Follow the Northern Cheyennes’ desperate and deadly dash for home from Oklahoma to Montana.
The hot August 1878 weather bore down at Darlington Agency near Fort Reno in central Indian Territory. Northern Cheyenne leader Dull Knife and his followers had been harassed and pushed around since the attack on their camp on November 25, 1876. After being removed to Indian Territory and Darlington, they faced limits on hunting. There were few buffalos, and a shortage of rations provided by the federal government meant many were hungry. The area was a hellhole. Hot, sultry air combined with disease and starvation to decimate the Indians. By September 1878, fewer than 350 had survived.
In addition to Dull Knife, Little Wolf, Old Crow and Wild Hog were leaders of these Northern Cheyennes. They did what they could to improve conditions for the people, but discontent grew, and by early September, the tribal members had abandoned their camps at Darlington. They were going home, back to tribal ranges in South Dakota, Wyoming and Montana territories.
Their 750-mile, 44-day trek took them across western Oklahoma, Kansas and Nebraska. Along the way they engaged in attacks and raids on settlers as federal troops quickly amassed and set off in pursuit.
By the time the soldiers reached the Cimarron River, not far from the present town of Freedom, Oklahoma, the Indian women and families were far ahead, but many of the Indian men remained in the region, watching the soldiers as they came after the tribe.
The Cheyenne men finally faced off with the pursuing 4th Cavalry and a number of Indian scouts, many of whom were also Cheyennes. When the scouts told Little Wolf and the people with him to return to Indian Territory, Curly Hair, one of the men with Little Wolf, said: “Go back and tell them we are going home. We don’t want any fighting. If the Army wants to fight us they can. We are not going back.”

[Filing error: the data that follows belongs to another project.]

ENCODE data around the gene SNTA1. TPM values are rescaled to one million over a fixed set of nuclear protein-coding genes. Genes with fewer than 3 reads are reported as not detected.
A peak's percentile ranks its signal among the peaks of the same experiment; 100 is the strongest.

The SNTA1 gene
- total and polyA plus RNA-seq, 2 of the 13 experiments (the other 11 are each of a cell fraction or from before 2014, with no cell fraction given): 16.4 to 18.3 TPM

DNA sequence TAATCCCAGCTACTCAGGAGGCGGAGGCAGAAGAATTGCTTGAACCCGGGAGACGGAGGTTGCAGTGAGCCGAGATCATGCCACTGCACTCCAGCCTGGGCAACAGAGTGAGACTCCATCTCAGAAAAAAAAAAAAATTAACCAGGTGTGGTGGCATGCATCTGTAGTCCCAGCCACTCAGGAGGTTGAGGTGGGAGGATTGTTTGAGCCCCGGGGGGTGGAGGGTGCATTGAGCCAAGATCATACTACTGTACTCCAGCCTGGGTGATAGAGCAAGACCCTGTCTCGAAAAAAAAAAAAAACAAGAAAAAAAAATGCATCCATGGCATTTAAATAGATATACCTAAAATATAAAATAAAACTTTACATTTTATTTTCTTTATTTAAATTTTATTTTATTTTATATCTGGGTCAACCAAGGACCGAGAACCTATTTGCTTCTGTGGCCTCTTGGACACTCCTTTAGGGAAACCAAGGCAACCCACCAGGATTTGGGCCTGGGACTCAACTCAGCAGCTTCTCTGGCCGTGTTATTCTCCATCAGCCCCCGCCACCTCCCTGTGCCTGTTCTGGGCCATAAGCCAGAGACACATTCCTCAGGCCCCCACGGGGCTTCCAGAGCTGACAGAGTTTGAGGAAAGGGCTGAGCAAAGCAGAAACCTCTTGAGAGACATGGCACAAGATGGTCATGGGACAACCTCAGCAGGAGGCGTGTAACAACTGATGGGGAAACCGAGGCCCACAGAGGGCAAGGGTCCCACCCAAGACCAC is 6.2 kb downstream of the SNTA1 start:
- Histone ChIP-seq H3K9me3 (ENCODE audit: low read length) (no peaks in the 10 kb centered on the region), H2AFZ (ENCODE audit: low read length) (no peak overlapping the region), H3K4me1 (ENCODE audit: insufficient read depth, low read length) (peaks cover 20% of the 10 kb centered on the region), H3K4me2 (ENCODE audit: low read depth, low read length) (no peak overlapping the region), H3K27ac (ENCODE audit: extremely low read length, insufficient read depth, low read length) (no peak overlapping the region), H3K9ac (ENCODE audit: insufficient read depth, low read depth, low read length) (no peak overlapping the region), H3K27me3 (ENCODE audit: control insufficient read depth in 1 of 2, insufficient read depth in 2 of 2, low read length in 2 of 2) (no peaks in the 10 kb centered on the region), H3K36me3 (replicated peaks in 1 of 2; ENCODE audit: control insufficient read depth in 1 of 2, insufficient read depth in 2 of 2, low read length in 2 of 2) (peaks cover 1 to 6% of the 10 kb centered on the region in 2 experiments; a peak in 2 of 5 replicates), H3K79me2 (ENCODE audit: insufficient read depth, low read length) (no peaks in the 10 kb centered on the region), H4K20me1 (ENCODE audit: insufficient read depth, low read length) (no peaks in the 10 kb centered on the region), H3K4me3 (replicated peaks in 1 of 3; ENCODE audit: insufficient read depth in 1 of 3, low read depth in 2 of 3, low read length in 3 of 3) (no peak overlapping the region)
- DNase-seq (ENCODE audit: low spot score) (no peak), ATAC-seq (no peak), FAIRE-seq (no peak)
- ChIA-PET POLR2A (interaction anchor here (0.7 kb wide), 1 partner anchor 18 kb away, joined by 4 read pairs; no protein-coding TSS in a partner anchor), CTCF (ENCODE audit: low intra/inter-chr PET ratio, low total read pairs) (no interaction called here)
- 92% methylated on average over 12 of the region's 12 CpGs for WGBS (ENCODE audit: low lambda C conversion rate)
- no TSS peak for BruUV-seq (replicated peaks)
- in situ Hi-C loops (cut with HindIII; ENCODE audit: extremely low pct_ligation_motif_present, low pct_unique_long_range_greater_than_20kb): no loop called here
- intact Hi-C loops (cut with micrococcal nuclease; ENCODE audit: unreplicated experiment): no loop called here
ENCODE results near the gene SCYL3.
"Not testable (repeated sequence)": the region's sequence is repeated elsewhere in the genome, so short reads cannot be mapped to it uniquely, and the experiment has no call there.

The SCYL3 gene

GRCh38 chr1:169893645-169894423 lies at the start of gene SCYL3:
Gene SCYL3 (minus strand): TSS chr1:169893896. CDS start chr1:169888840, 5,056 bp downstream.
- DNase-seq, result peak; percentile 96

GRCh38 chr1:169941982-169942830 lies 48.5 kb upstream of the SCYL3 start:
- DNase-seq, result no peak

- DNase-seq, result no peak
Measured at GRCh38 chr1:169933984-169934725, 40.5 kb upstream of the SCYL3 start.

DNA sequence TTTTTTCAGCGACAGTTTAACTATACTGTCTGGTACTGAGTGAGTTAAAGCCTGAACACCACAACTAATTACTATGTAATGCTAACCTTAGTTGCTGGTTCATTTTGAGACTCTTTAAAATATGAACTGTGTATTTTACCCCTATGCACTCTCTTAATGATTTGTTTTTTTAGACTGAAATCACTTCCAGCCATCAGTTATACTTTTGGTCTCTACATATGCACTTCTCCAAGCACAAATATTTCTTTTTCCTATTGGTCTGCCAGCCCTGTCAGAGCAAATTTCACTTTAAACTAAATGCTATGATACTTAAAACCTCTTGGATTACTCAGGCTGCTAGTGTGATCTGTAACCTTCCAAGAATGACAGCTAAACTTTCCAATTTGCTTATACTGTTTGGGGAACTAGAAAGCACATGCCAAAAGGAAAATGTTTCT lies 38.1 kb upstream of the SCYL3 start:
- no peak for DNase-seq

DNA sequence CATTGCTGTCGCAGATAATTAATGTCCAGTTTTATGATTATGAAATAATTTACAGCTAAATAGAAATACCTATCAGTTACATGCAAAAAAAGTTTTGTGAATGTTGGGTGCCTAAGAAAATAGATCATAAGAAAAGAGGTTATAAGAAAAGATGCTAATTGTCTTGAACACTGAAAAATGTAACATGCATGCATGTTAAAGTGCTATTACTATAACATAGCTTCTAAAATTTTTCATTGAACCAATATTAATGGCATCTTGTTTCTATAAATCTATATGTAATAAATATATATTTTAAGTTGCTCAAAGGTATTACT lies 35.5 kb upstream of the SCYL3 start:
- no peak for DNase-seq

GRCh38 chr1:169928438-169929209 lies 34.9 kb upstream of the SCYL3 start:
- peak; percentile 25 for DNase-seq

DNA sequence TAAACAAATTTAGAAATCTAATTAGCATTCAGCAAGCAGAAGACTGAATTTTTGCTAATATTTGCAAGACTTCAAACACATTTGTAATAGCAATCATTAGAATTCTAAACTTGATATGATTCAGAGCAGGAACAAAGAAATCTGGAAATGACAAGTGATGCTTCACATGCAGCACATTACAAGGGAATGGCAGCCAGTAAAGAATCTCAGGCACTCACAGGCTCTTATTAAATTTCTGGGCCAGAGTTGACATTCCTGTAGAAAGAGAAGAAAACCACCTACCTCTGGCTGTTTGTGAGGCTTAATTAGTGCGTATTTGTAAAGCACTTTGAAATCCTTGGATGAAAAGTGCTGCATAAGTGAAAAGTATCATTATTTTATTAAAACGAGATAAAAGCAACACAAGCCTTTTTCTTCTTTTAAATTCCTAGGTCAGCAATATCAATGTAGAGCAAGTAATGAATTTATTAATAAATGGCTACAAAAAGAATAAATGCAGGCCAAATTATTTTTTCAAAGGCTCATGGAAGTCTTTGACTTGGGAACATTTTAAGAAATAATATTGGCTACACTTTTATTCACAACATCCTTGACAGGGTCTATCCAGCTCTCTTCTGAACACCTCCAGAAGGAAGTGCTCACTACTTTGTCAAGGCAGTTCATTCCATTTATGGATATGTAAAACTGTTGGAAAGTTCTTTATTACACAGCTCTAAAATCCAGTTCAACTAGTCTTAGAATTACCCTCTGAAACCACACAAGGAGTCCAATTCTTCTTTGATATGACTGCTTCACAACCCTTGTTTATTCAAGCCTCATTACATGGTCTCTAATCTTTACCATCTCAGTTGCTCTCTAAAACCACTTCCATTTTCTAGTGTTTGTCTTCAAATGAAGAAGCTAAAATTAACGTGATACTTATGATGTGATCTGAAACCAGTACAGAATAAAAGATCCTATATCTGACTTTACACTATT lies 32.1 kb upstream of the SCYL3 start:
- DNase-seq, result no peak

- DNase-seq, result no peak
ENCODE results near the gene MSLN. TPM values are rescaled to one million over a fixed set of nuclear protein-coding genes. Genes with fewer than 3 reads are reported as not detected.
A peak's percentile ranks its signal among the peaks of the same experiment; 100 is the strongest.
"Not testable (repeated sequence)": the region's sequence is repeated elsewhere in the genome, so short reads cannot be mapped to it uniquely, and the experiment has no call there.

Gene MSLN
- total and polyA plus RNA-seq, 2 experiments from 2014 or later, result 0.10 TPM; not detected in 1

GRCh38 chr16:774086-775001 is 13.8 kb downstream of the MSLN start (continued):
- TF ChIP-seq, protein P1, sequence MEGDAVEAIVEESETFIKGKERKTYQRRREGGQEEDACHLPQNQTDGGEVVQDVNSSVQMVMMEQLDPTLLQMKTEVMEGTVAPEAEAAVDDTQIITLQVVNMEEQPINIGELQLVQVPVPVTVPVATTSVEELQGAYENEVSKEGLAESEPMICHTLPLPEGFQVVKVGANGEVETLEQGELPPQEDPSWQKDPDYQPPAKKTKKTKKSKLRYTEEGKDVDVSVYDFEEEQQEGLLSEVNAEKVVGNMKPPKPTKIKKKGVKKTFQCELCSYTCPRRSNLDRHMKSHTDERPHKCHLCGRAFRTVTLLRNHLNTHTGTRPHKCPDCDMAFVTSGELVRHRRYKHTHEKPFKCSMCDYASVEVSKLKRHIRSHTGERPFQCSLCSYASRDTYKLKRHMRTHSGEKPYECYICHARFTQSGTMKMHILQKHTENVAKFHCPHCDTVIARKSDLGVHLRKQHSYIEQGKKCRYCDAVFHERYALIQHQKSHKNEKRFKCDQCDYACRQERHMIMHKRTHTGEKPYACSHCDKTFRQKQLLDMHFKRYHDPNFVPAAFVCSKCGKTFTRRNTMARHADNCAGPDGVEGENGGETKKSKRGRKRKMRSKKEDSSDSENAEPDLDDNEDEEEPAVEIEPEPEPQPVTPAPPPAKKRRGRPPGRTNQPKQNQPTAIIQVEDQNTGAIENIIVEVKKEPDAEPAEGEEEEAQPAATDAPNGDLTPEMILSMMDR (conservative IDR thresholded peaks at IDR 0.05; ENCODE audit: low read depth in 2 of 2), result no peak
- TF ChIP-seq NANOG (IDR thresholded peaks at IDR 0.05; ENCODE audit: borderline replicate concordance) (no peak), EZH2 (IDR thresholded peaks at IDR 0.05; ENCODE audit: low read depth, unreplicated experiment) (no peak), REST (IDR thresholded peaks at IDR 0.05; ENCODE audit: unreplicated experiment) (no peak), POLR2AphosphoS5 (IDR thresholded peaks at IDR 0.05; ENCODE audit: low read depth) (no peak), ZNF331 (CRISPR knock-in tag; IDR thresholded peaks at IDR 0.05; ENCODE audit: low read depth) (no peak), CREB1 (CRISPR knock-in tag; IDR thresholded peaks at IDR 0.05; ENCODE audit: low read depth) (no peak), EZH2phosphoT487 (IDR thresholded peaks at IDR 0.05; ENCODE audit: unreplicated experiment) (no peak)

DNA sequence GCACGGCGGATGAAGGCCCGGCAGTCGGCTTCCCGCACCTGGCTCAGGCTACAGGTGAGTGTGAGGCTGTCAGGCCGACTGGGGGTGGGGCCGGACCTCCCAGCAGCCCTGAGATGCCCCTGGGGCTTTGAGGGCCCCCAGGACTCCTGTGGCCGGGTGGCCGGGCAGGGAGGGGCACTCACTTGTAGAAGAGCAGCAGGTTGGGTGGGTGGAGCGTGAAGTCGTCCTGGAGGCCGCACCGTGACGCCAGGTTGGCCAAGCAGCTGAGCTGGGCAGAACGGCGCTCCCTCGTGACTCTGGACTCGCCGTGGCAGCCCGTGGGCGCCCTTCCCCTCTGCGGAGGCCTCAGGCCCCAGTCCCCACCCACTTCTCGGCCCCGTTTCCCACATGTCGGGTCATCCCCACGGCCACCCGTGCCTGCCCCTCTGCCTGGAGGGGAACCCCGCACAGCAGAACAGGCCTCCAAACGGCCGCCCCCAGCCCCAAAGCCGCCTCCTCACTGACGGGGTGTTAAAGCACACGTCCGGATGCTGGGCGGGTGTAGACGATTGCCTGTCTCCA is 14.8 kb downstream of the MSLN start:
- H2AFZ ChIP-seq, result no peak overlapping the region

The melee that followed started when an Arapaho scout with the soldiers noticed one of his horses being ridden by a Northern Cheyenne man. He took a pistol from a solider and raced toward the Cheyenne tribesmen. This led to the Battle of Turkey Springs on September 13 and 14 and the killing of 20 soldiers, plus the wounding or killing of many horses. The Northern Cheyennes left the battlefield victorious. Following their families, they rode north across western Kansas.
Some troops had organized at Sidney Barracks in Nebraska shortly after the Indian breakout. Located on the Union Pacific Railroad line, Sidney Barracks had access to trains that could carry soldiers east or west to intercept the Cheyennes, should they make it that far north. Maj. Thomas Tipton Thornburgh of the 4th Infantry responded but failed to stop the Cheyennes who crossed the railroad just east of Ogalalla, Nebraska, and then disappeared into the Sand Hills.
Now back in Nebraska, but with troops closing in from various directions, the Indians split their ranks. Little Wolf and his band headed toward the Powder River and eventually reached Montana Territory. Dull Knife, Wild Hog, Old Crow and their followers turned toward the old Red Cloud Agency, near Camp Robinson, expecting to find sanctuary with Red Cloud and other Lakotas. They did not know that the agency had been moved and was now situated along the Missouri River.
Troops with Maj. Caleb H. Carlton’s 3rd Cavalry based at Camp Robinson set out looking for the fleeing Indians, and in a foggy accident on October 25, stumbled onto the camp of Dull Knife and Wild Hog. Following tense negotiations, the Indians were taken into custody and moved to Camp Robinson, where they were held in an abandoned barracks.
Sgt. Carter P. Johnson was with the troops and later told Indian Wars historian Walter Camp that “Dull Knife said his people were hungry & if we would give them something to eat they would follow. We set out some rations & the Indians took them & followed us. This was about 10 a.m. We went down into the valley & camped that night on Chadron creek. Dull Knife’s band camped in the creek bottom and we had only 2 companies at that time camped on both banks right over them.”
Buffalo Hump was with Dull Knife and also later told Camp about the Cheyennes’ surrender: “When Dull Knife surrendered there was no firing on the part of either soldiers or [Indians]…. When they surrendered most of them gave up their arms, but a few concealed them under their clothing and in this way retained possession.”